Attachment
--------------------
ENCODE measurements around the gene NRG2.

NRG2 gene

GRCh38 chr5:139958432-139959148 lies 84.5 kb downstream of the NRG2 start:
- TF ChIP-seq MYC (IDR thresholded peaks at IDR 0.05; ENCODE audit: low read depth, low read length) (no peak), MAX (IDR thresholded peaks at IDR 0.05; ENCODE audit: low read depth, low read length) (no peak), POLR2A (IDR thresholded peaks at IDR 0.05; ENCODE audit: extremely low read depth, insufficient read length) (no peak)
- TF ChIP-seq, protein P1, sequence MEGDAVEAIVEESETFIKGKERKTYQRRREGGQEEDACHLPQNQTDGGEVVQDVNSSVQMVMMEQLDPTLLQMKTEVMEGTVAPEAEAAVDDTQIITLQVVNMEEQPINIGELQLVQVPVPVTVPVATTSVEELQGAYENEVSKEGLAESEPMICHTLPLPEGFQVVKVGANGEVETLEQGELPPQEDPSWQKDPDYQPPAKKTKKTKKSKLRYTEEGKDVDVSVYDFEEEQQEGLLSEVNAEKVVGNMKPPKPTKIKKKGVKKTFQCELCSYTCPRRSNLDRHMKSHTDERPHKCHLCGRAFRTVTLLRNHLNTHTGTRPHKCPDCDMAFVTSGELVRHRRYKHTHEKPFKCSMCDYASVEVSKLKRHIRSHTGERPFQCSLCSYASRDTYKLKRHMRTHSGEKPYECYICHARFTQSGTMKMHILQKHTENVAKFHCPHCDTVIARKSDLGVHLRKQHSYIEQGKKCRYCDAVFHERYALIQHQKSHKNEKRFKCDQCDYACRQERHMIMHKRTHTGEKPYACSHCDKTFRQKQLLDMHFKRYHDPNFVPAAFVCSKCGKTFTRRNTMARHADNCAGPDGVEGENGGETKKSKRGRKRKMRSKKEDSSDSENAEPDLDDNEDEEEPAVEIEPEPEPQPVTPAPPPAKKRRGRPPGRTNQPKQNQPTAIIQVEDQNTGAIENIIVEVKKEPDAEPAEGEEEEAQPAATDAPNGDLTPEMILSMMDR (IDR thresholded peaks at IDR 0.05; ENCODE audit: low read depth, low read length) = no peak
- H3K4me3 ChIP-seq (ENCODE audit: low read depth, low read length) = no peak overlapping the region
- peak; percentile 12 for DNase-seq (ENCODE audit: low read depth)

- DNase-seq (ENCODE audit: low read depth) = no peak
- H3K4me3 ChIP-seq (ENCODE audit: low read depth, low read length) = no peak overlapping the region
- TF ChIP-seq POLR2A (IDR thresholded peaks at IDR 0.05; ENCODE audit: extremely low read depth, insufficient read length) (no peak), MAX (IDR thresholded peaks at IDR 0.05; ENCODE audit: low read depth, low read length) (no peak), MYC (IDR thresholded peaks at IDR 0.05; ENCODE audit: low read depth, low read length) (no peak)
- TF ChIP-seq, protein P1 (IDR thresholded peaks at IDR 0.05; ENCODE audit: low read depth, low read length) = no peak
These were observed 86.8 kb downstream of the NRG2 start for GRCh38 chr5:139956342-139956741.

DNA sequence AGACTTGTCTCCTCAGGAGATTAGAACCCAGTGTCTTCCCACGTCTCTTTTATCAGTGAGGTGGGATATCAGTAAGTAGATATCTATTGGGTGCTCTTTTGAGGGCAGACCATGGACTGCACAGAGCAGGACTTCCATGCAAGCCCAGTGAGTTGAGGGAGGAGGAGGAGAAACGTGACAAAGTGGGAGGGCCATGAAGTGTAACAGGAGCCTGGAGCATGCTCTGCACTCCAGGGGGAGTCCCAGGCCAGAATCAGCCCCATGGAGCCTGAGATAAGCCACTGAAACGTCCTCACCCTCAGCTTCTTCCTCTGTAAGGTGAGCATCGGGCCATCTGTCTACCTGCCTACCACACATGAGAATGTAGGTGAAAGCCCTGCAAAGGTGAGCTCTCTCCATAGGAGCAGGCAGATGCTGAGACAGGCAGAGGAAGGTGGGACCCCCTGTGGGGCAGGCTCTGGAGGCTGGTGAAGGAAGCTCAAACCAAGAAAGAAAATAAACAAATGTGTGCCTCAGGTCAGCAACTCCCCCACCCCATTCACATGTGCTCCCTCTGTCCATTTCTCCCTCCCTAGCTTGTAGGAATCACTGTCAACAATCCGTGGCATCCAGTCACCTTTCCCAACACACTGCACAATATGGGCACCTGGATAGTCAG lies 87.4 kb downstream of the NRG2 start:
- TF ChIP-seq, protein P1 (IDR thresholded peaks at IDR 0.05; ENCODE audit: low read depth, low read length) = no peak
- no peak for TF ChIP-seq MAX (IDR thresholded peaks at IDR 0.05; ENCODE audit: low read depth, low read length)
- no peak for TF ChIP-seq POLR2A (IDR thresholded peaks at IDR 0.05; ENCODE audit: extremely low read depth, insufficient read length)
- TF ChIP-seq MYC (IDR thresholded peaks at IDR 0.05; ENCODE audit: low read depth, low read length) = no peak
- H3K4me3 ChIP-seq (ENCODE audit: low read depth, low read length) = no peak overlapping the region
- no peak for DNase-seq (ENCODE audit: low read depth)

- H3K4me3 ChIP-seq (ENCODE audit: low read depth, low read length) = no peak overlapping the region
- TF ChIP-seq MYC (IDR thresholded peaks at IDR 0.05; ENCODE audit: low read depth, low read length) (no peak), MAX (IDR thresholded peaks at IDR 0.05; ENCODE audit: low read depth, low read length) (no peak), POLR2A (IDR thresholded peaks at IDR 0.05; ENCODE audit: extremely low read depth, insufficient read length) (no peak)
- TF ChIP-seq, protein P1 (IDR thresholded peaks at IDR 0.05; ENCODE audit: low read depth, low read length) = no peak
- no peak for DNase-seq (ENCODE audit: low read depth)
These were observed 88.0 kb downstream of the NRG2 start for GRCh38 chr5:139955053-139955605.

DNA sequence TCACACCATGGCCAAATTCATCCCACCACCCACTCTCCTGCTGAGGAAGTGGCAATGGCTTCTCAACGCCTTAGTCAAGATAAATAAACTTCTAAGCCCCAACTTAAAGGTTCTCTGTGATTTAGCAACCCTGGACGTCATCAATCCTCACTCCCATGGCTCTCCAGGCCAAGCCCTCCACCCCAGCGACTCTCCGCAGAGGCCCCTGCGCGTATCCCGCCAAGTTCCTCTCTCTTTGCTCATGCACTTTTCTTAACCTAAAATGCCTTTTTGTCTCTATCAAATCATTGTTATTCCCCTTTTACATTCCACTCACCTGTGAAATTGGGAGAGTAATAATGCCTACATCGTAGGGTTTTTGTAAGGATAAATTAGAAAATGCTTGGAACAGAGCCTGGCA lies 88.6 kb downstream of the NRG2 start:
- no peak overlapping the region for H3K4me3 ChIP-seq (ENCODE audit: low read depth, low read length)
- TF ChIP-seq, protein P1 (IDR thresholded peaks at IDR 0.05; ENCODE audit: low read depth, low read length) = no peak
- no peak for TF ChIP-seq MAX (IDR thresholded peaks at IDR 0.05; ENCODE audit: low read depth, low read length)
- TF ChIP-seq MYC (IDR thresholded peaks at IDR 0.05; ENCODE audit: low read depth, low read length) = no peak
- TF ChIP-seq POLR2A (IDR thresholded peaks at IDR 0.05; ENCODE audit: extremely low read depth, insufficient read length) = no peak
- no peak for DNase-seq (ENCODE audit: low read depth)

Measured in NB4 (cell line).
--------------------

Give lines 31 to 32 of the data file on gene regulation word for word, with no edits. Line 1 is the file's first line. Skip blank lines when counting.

- no peak for DNase-seq (ENCODE audit: low read depth)

Measured in NB4 (cell line).